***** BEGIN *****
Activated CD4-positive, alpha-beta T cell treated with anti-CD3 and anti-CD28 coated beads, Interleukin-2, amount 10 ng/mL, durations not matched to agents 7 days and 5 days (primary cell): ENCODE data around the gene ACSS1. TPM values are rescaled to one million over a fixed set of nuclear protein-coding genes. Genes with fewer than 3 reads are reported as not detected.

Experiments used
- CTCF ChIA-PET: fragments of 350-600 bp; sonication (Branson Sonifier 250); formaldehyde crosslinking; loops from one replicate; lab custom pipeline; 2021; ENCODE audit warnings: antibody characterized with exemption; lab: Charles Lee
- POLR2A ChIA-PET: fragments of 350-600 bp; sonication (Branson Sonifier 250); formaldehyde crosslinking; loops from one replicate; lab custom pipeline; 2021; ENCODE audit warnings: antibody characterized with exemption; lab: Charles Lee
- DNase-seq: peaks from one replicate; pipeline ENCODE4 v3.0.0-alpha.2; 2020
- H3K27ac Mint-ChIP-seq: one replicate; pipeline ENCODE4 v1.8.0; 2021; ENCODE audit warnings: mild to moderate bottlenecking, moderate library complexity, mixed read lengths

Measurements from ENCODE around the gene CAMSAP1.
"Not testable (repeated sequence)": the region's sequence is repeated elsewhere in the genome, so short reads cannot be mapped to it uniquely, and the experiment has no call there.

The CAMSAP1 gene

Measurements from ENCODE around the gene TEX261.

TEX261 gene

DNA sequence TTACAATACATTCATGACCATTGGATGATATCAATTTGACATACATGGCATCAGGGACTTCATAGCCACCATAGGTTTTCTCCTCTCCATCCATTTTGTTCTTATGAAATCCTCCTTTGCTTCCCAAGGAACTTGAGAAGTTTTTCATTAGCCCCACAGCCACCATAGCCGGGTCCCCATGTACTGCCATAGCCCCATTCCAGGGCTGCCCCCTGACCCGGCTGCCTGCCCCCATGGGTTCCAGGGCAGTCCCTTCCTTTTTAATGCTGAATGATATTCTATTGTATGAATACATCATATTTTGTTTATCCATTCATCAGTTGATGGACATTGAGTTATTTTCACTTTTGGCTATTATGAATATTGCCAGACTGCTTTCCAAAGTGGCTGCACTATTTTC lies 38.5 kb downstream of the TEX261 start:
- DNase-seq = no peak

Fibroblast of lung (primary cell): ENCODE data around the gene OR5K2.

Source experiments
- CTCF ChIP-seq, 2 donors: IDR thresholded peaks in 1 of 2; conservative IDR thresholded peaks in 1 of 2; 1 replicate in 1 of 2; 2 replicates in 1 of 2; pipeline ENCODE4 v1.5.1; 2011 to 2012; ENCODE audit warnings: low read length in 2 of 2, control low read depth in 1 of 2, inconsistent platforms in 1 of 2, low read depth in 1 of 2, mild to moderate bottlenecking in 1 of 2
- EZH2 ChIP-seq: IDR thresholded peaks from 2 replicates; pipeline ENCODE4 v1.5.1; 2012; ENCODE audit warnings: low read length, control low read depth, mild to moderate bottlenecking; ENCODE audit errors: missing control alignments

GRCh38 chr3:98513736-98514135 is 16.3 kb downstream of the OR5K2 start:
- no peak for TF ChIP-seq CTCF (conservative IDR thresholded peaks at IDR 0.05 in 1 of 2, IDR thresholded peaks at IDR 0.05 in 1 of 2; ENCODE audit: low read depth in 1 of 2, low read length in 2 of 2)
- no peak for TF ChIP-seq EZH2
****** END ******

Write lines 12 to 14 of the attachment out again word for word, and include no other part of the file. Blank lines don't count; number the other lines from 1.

DNA sequence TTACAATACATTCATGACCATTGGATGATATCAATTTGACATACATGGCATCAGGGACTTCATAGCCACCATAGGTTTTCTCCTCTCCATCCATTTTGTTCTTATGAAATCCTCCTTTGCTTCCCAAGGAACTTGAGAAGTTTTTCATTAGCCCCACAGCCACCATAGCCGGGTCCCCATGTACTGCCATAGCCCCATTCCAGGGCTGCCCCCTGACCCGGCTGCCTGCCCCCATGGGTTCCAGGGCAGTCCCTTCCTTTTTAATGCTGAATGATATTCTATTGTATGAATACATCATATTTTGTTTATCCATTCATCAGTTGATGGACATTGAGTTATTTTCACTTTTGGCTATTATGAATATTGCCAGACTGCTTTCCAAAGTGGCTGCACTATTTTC lies 38.5 kb downstream of the TEX261 start:
- DNase-seq = no peak

Fibroblast of lung (primary cell): ENCODE data around the gene OR5K2.